Ear­lier than most con­tem­po­raries, Adams un­der­stood that a fate­ful col­li­sion be­tween North and South was com­ing, and that half­way mea­sures such as vol­un­tary or com­pen­sated eman­ci­pa­tion would never take hold among a suf­fi­cient num­ber of slave own­ers to fend it off. The path to a reck­on­ing had been charted by the Found­ing Fa­thers them­selves, in­clud­ing Jef­fer­son, who wrote soon af­ter the revo­lu­tion that “the spirit of the mas­ter is abat­ing, that of the slave ris­ing from the dust” in the vain hope that slav­ery would some­how fade away. Adams held the Vir­gini­ans chiefly re­spon­si­ble (though he served two Vir­ginian pres­i­dents, Madi­son and Mon­roe), but he granted no ex­emp­tion to ac­qui­es­cent North­ern­ers for their part in “the dis­hon­ourable com­pro­mise with Slav­ery” that lay at the heart of the Con­sti­tu­tion. Not only in the three-fifths clause but in sev­eral other mea­sures, in­clud­ing the no­to­ri­ous clause stip­u­lat­ing that fugi­tive slaves seek­ing sanc­tu­ary in free states must be re­turned to their own­ers, the Con­sti­tu­tion made a “morally and po­lit­i­cally vi­cious” bar­gain with slav­ery—an ac­com­mo­da­tion that Adams was sure would not last very long. Nev­er­the­less, “from ex­treme un­will­ing­ness to put the Union at haz­ard,” he sup­ported the re­newal in 1820 of the orig­i­nal bar­gain—a new com­pro­mise by which Congress averted the na­tion’s first ma­jor sec­tional cri­sis by vot­ing to ad­mit Mis­souri as a slave state and Maine as a free state, thereby pre­serv­ing the sec­tional bal­ance in the Se­nate. The Mis­souri Com­pro­mise also es­tab­lished a ge­o­graphic di­vid­ing line—the 36º30’ lat­i­tude—south of which slav­ery would be per­mit­ted and north of which (ex­cept for Mis­souri it­self) it would be ex­cluded. Dur­ing the fierce de­bate over whether Congress pos­sessed the con­sti­tu­tional au­thor­ity to ban slav­ery from fed­eral ter­ri­to­ries, Adams in­sisted that it did (“What can be more need­ful to the es­tab­lish­ment of Jus­tice, than the in­ter­dic­tion of Slav­ery where it does not ex­ist”?), and he viewed the Mis­souri Com­pro­mise as a tem­po­rary re­prieve that would give way to resur­gent sec­tional ran­cor as ter­ri­to­rial ex­pan­sion ad­vanced. It was a good pre­dic­tion. Forty years later, ex­clu­sion of slav­ery from the fed­eral ter­ri­to­ries be­came the main plank of the Repub­li­can Party plat­form, in re­sponse to which eleven slave states se­ceded from the Union, pre­cip­i­tat­ing the Civil War. Al­ready by the mid-1830s, Adams had be­come con­vinced that slav­ery would be “the wedge which will ul­ti­mately split up this Union.” Even as he acted the pub­lic part of a com­pro­miser, he con­fided to his diary that “my hopes of the long con­tin­u­ance of this Union are ex­tinct.” As late as 1829, he had as­serted that “cases of ex­treme op­pres­sion and cru­elty” were “very rare, and that the gen­eral treat­ment of Slaves is mild and mod­er­ate,” but read­ing Theodore Weld’s com­pen­dium of atroc­i­ties, Amer­i­can Slav­ery as It Is (1839), changed his mind. Now, he wrote in his diary, his “stom­ach heaves at the . . . num­ber­less cases of hu­man suf­fer­ing in­flicted by hu­man hands.”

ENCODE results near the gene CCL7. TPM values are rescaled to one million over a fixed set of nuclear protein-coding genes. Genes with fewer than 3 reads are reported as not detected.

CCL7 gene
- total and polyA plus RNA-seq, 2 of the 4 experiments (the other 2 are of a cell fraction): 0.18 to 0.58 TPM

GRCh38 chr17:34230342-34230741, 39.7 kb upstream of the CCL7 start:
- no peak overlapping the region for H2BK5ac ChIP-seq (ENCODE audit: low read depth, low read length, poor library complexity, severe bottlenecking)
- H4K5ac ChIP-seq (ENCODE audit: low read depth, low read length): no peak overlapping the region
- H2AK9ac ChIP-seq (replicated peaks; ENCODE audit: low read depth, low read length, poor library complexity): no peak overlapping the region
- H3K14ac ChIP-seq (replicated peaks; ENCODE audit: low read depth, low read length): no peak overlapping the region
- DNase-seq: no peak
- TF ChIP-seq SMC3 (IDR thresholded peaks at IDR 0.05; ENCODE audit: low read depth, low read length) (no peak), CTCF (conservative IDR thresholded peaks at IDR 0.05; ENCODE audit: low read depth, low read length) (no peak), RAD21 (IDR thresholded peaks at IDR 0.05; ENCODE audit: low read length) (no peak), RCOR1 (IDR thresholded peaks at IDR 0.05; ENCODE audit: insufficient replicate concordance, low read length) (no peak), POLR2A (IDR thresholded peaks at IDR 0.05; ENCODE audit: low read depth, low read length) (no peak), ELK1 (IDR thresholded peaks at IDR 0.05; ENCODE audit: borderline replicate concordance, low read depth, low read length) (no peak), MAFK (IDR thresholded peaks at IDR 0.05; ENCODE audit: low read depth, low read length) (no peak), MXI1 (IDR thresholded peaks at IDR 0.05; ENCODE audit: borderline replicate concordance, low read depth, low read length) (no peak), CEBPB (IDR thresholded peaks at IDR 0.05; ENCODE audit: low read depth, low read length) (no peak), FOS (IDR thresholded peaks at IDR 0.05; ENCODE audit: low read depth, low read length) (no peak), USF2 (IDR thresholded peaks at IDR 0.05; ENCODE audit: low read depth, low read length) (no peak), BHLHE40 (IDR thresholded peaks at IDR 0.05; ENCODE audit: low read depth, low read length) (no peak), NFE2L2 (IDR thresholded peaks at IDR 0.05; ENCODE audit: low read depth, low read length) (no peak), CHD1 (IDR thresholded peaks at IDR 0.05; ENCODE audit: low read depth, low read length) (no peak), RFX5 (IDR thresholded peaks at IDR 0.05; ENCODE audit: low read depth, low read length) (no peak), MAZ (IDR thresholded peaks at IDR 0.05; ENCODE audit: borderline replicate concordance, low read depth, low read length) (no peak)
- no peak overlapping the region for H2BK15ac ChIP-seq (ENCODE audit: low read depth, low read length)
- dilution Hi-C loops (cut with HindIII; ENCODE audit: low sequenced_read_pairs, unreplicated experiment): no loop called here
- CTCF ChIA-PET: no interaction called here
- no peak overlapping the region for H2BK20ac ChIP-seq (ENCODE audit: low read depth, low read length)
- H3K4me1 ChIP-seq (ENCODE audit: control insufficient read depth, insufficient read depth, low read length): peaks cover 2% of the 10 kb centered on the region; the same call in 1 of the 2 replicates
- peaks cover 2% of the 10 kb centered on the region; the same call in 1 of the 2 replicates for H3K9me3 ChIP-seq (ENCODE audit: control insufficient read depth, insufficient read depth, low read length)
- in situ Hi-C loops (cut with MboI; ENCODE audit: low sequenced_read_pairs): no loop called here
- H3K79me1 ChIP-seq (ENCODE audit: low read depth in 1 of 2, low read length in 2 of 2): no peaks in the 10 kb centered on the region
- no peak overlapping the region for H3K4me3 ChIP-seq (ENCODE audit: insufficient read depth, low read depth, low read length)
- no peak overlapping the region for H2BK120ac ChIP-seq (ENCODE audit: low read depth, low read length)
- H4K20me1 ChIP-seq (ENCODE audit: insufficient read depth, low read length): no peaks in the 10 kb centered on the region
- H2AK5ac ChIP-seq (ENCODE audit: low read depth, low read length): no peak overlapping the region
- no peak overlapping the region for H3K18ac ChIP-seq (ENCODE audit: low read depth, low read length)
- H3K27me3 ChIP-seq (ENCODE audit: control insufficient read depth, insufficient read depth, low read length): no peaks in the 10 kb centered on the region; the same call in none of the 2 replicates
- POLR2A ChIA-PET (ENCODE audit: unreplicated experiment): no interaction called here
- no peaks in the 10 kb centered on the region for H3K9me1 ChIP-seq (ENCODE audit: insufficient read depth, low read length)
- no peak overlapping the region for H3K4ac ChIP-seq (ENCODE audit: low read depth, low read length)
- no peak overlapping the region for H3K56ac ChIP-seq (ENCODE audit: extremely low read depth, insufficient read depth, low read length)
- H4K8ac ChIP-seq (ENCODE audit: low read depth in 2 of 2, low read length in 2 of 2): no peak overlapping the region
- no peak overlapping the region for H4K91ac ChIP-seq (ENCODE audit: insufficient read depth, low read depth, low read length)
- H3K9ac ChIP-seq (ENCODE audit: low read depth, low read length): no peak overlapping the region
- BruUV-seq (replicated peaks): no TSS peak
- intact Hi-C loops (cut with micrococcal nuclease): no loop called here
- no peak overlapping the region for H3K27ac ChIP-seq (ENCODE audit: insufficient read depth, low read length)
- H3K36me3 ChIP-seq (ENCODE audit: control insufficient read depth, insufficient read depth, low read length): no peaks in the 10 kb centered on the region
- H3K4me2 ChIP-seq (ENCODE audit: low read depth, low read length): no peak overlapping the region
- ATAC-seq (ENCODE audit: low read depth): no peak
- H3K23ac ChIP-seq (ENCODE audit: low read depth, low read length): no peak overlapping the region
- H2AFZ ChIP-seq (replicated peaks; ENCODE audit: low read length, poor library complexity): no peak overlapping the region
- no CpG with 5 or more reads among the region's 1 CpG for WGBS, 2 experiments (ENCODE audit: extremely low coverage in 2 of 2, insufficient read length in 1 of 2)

Adams be­lieved that even the best minds of the South were be­ing per­verted by their fidelity to the slave sys­tem. Among his col­leagues in Mon­roe’s cabi­net, he had re­spected Sec­re­tary of War John C. Cal­houn as a man of “quick dis­crim­i­na­tion and keen ob­ser­va­tion” and “en­larged philo­soph­i­cal views” who be­lieved (in Adams’s para­phrase) that en­slav­ing blacks “was the best guar­an­tee to equal­ity among the whites.” But by the 1830s, as slav­ery came un­der at­tack not only from abo­li­tion­ists but also, in Cal­houn’s view, from the fed­eral gov­ern­ment, which had im­posed what he con­sid­ered puni­tive tar­iffs threat­en­ing the rights of Carolina planters, Adams was “deeply dis­ap­pointed in him, and now ex­pect[ed] noth­ing from him but evil.” When he looked back to the rev­o­lu­tion­ary gen­er­a­tion, Adams found the same con­tra­dic­tion be­tween their pro­fessed de­vo­tion to lib­erty and their de­fense of slav­ery. Writ­ing while the Mis­souri Com­pro­mise worked its way through Congress, he ob­served that Jef­fer­son, who had es­tab­lished “the first foun­da­tions of civil So­ci­ety” in the Dec­la­ra­tion of In­de­pen­dence, did “not ap­pear to have been aware” that he had also opened “a precipice into which the Slave-hold­ing Planters of his Coun­try, sooner or later must fall.” This was not so much a charge of hypocrisy as of self-de­cep­tion: